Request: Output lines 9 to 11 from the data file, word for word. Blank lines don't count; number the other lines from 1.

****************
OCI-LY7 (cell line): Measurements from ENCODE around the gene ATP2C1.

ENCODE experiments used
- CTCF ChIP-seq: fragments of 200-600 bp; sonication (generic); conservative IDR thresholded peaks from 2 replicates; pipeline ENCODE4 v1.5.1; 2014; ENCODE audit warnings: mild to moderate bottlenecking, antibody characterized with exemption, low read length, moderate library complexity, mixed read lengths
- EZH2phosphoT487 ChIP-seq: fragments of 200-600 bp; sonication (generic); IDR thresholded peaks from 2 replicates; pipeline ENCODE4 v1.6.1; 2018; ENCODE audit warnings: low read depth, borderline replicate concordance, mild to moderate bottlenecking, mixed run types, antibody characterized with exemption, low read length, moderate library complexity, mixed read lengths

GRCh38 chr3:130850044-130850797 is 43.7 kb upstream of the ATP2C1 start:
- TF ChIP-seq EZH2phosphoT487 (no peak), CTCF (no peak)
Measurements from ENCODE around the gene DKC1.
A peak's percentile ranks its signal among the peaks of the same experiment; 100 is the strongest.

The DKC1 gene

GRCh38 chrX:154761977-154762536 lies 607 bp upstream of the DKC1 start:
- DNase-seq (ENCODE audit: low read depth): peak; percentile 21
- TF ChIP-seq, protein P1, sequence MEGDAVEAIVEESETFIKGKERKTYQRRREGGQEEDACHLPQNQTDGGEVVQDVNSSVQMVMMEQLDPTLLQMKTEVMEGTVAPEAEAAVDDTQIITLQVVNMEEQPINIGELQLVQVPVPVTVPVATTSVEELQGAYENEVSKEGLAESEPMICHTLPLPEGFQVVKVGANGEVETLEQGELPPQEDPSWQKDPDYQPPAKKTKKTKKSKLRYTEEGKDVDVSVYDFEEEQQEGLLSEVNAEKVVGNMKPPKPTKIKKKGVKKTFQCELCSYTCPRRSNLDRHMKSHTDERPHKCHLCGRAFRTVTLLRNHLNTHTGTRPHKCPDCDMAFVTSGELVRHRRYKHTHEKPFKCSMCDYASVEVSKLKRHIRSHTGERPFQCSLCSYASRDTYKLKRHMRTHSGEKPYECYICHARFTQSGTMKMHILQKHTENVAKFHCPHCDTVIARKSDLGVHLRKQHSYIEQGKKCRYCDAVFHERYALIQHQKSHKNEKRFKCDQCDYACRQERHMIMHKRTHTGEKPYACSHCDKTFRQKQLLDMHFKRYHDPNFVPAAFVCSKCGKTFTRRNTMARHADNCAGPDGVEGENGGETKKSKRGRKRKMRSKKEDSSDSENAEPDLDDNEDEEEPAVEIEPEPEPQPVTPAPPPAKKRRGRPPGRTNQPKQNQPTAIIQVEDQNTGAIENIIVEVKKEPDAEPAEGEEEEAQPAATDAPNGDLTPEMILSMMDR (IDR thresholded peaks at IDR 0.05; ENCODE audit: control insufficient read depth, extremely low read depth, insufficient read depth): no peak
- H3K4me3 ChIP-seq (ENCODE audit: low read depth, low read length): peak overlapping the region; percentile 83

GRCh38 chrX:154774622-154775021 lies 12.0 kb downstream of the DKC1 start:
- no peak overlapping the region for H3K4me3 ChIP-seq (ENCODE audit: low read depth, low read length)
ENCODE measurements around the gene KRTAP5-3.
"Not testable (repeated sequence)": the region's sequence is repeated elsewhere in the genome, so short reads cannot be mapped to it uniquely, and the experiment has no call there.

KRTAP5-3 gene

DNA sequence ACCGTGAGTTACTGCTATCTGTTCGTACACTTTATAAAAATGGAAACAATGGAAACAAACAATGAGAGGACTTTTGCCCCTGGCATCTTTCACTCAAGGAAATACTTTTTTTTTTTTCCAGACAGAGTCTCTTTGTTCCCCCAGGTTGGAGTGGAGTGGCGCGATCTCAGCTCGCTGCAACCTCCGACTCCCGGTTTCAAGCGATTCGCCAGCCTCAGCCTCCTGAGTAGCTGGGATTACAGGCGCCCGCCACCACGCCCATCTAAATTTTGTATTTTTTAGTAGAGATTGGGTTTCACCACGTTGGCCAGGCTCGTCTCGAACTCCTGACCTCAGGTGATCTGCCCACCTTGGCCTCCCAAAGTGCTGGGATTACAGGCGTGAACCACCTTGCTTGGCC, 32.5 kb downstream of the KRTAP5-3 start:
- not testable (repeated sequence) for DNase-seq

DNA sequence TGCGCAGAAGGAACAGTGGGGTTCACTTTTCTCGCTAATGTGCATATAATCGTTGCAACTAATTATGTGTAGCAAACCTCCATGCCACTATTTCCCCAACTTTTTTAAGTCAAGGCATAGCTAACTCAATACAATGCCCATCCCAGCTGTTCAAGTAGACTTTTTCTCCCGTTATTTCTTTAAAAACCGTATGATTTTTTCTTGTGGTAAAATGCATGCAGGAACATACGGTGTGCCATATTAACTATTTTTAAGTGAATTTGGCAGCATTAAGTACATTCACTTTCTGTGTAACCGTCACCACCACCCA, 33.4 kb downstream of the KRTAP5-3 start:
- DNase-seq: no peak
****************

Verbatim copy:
The DKC1 gene

GRCh38 chrX:154761977-154762536 lies 607 bp upstream of the DKC1 start:
- DNase-seq (ENCODE audit: low read depth): peak; percentile 21